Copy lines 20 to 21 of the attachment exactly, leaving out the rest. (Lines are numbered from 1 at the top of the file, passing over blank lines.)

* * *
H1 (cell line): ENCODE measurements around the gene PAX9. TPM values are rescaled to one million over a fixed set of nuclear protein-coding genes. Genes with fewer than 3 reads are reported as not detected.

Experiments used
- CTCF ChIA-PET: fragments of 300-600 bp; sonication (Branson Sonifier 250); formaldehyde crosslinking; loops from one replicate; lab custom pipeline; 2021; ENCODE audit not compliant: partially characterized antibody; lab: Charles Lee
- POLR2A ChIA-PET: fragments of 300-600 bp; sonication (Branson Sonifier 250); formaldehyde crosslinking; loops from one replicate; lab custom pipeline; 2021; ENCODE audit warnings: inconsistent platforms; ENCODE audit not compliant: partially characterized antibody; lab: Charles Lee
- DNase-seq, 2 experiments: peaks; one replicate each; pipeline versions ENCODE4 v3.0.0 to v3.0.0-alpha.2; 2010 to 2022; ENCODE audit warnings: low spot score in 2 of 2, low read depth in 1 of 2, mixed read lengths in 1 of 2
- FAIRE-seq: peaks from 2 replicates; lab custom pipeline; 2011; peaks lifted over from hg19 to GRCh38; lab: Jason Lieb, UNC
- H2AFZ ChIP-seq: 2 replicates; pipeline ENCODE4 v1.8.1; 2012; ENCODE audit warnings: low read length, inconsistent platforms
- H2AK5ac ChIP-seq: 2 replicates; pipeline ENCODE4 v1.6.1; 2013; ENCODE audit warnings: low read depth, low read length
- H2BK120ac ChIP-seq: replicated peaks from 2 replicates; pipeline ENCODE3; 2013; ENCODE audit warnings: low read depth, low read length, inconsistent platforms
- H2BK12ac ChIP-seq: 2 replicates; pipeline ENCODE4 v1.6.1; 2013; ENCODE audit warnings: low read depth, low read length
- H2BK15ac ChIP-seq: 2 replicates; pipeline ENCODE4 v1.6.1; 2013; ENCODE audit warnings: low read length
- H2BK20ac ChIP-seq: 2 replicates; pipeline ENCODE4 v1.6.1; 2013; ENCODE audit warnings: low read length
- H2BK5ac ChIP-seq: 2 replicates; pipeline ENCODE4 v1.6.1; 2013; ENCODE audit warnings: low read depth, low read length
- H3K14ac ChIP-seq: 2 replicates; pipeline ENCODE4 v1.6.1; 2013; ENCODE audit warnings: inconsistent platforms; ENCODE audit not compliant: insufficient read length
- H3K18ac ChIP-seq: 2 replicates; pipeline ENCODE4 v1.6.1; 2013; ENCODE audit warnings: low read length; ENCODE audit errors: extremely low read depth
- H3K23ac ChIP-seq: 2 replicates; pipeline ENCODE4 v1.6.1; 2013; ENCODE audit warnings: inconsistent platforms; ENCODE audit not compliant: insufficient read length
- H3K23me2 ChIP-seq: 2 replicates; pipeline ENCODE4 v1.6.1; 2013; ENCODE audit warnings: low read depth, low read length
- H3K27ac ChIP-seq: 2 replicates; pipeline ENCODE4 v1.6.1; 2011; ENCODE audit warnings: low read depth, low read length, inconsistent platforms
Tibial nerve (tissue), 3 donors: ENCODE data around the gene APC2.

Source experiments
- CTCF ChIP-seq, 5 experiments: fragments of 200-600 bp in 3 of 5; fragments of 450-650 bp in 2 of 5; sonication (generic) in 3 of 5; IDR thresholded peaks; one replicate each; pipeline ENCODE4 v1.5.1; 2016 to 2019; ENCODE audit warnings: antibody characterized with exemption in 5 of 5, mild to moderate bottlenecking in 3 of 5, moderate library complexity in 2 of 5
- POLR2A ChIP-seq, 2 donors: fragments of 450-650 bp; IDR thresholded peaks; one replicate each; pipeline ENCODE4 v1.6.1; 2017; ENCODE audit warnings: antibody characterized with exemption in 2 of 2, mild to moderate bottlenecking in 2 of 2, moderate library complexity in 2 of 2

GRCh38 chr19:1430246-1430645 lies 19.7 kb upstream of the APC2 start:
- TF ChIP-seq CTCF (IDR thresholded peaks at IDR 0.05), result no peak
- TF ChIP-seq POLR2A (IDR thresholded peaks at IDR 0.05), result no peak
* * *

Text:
Source experiments
- CTCF ChIP-seq, 5 experiments: fragments of 200-600 bp in 3 of 5; fragments of 450-650 bp in 2 of 5; sonication (generic) in 3 of 5; IDR thresholded peaks; one replicate each; pipeline ENCODE4 v1.5.1; 2016 to 2019; ENCODE audit warnings: antibody characterized with exemption in 5 of 5, mild to moderate bottlenecking in 3 of 5, moderate library complexity in 2 of 5